Average tax rates on consumption, investment, labour and capital in USA, UK and Canada, 1950-2013

Income taxes in the USA and UK didn’t change all that much after the mid-70s. Prior to that, income tax rose quite steadily in the UK in the 1950s and 1960s and not surprisingly, Britain was the sick man of Europe in the 1970s. Income taxes rose quite steadily in Canada for most of the post-war period up until 1990 and then levelled out for most of that decade before a small tapered downwards.

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Source: Cara McDaniel.

Taxes on consumption expenditure were very different stories across the Atlantic. There has been a tapering down in the  average tax rate on American consumption expenditure since 1970 after modest increases before that. Canadian taxes on consumption expenditure rose steadily until the 1970s, then drop steadily  in the 1970s  and than rose  in the 1980s and dropped again after 1992. British taxes on consumption expenditure rose sharply in the late 1960s,  dropped sharply and then rose again in the 1970s and was pretty steady after that.

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Cara McDaniel.

The sleeper tax in all three countries was payroll taxes to fund social security and the welfare state. These rose steadily in the USA, UK and Canada up until the 1990s.

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Source: Cara McDaniel.

Despite all that nonsense about neoliberalism from the  Left over Left, the average rate of tax on capital income did  not appear to change much at all over the last 50 years. There was a modest taper in US capital income taxation from the mid-30s to the mid-20s over the entire post-war period. The average Canadian tax rate on income from capital rose steadily in the 60s, fell steadily in the 70s before  rising again in the  mid-1980s and fell again after 2000. The average British tax rate on capital income rose steadily in the 60s and 70s, coinciding with the emergence of Britain as a sick man of Europe, and then stabilised in the the 1980s onwards but with a dip in the late 80s before a rise in the early 1990s.. Despite the large cuts in the statutory corporate tax rate in the UK, there was only a mild taper in the average tax rate on capital income in the UK. 

image

Source: Cara McDaniel.

The average tax rate on investment expenditures is pretty stable in the USA  for the entire post-war period. The only significant increase in the average tax rate on investment expenditures in the UK  coincided with the emergence of the sick man in Europe after a drop in the early 70s. The average tax rate on investment expenditures do not change at all in the UK after the 1970s. The Canadian average tax rate on investment expenditures is higher than elsewhere. It rose steadily in the 50s and 60s, dropped in the 70s and rose again in the 80s before tapering  from 1992 onwards.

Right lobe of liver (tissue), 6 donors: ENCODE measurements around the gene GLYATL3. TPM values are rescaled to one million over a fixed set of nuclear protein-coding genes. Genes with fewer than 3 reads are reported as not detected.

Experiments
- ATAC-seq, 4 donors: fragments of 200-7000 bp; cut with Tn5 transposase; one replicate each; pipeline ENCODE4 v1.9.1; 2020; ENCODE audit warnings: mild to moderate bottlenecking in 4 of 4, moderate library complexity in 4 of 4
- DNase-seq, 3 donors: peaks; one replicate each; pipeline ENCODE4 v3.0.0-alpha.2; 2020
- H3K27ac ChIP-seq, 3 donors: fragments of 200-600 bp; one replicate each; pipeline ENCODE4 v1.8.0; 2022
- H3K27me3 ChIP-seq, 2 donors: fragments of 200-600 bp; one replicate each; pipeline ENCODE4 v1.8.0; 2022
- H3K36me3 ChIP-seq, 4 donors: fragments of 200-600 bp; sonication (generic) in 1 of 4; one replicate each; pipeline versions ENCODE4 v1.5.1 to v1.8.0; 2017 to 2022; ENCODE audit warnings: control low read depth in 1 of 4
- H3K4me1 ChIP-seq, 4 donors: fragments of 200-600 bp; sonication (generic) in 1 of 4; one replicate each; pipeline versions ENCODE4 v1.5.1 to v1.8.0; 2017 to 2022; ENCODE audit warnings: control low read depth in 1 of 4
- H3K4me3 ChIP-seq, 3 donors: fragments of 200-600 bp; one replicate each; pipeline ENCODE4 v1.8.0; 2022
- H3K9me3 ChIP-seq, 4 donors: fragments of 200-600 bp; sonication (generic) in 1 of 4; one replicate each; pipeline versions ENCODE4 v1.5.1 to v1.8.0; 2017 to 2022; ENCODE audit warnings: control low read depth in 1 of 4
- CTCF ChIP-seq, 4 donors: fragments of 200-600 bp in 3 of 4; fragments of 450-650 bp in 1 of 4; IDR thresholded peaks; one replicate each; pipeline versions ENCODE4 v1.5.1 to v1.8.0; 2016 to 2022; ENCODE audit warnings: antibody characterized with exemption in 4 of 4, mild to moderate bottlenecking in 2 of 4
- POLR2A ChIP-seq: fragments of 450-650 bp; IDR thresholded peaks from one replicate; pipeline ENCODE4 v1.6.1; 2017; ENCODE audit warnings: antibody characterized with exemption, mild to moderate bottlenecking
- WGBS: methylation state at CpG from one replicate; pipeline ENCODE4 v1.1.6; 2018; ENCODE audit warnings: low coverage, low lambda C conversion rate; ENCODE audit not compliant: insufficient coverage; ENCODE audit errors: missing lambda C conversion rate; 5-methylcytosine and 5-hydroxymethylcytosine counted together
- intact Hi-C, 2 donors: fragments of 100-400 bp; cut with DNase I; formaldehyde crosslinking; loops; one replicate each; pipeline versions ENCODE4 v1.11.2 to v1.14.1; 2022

image

Source: Cara McDaniel.

These higher on rising taxes and the UK and Canada did nothing for either country in catching up  with the USA. The figure 1 below shows real GDP per working age per American, Canadian and British.

Figure 1: Real GDP per Canadian, British and American aged 15-64, converted to 2013 price level, updated 2005 EKS purchasing power parities, 1950-2013

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Source: Computed from OECD StatExtract and The Conference Board, Total Database, January 2014, http://www.conference-board.org/economics

The USA is pulling away from Canada and the UK in GDP per working age person. The exception is British economy from about 1990 onwards which caught up with Canada.

Figure 2, which is detrended GDP data, illustrates the British economic boom in the 1990s. Each country’s annual economic growth rate is detrended by 1.9%, the detrending value currently used  by Ed Prescott. A flat line is growth at 1.9%, a rising line is above trend growth, a falling line  is below trend growth.

Figure 2: Real GDP per Canadian, British and American aged 15-64, converted to 2013 price level, updated 2005 EKS purchasing power parities, detrended 1.9%, 1950-2013

image

Source: Computed from OECD Stat Extract and The Conference Board, Total Database, January 2014, http://www.conference-board.org/economics

Figure 2 shows that Canada has been in a long-term decline since the mid-1980s  with much of this decline coinciding with periods of rising taxes on income from labour.

The British economy boomed in the 1990s, after the tax hikes of the 1970s and early 80s were reversed. This growth dividend was squandered by the Blair government in the 2000.

Figure 2 also shows that US growth was rather stable with some ups and downs up until 2007, expect during the productivity slowdown in the 1970s. The first major departure from trend growth of 1.9% was with the onset of the great recession.

5 Comments (+add yours?)

  1. Alan John Stuart Ball
    Dec 09, 2016 @ 16:16:29

    So what this all says, essentially, is that the big tax difference between these countries is the tax on capital investment as equity. But this doesn’t account for the de-trended GDP data, which is the most interesting graph. So why is GDP per capita decreasing steadily in Canada?

    Like

    Reply

  2. Alan John Stuart Ball
    Dec 10, 2016 @ 13:44:04

    OK. Even- 0.5% compounds; but leaving that, there are still at least 2 explanations left. Care to rebut those?

    Like

    Reply

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